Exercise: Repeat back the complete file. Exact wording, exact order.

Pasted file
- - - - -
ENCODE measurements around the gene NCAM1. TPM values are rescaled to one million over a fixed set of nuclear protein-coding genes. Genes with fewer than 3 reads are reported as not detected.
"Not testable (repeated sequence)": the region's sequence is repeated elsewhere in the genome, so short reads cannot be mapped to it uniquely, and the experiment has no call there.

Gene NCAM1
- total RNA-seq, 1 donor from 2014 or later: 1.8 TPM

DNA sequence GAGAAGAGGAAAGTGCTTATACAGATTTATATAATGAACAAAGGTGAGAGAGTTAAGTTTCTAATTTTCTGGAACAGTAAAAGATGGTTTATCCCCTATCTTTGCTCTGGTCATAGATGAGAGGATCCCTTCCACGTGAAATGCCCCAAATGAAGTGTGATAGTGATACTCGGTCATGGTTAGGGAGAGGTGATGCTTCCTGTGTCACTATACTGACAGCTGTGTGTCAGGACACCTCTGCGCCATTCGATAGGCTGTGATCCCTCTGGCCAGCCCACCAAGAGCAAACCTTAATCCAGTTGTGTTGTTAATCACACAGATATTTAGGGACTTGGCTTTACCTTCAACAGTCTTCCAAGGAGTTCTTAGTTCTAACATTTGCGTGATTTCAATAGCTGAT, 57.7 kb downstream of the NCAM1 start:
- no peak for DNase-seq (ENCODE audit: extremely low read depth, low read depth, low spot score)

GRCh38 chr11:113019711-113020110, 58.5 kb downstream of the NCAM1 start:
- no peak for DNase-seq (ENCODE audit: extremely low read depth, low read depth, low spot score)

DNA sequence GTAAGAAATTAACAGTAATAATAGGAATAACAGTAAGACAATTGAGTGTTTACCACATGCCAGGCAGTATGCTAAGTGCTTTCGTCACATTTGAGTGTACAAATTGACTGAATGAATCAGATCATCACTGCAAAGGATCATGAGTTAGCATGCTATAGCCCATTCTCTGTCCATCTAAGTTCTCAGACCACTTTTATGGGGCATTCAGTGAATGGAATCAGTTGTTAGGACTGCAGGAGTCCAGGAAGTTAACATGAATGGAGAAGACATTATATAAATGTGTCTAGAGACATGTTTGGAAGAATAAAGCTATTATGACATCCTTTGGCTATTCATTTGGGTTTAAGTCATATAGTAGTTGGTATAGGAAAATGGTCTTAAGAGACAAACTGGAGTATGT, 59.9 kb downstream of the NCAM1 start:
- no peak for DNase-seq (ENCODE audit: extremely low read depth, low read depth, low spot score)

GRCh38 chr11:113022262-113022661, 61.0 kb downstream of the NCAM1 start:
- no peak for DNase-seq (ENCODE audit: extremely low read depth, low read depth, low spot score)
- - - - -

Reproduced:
ENCODE measurements around the gene NCAM1. TPM values are rescaled to one million over a fixed set of nuclear protein-coding genes. Genes with fewer than 3 reads are reported as not detected.
"Not testable (repeated sequence)": the region's sequence is repeated elsewhere in the genome, so short reads cannot be mapped to it uniquely, and the experiment has no call there.

Gene NCAM1
- total RNA-seq, 1 donor from 2014 or later: 1.8 TPM

DNA sequence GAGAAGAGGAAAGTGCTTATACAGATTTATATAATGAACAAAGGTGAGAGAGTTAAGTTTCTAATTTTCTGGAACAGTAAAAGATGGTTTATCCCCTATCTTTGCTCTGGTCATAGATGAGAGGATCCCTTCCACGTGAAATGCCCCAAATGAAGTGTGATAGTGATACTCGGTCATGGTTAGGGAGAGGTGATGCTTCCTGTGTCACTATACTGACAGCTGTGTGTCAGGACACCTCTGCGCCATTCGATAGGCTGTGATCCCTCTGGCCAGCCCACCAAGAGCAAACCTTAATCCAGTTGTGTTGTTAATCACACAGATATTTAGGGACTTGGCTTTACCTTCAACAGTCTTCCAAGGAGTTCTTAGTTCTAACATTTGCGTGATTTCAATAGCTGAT, 57.7 kb downstream of the NCAM1 start:
- no peak for DNase-seq (ENCODE audit: extremely low read depth, low read depth, low spot score)

GRCh38 chr11:113019711-113020110, 58.5 kb downstream of the NCAM1 start:
- no peak for DNase-seq (ENCODE audit: extremely low read depth, low read depth, low spot score)

DNA sequence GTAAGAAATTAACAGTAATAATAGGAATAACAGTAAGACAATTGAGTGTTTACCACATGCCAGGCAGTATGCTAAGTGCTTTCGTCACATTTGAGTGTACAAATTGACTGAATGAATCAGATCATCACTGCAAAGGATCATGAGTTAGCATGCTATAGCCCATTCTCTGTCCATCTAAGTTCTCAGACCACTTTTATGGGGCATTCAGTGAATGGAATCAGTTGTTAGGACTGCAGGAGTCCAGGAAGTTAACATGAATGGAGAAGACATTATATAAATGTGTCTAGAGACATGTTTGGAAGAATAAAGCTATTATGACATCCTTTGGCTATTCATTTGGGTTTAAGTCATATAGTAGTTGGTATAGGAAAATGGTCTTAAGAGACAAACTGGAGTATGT, 59.9 kb downstream of the NCAM1 start:
- no peak for DNase-seq (ENCODE audit: extremely low read depth, low read depth, low spot score)

GRCh38 chr11:113022262-113022661, 61.0 kb downstream of the NCAM1 start:
- no peak for DNase-seq (ENCODE audit: extremely low read depth, low read depth, low spot score)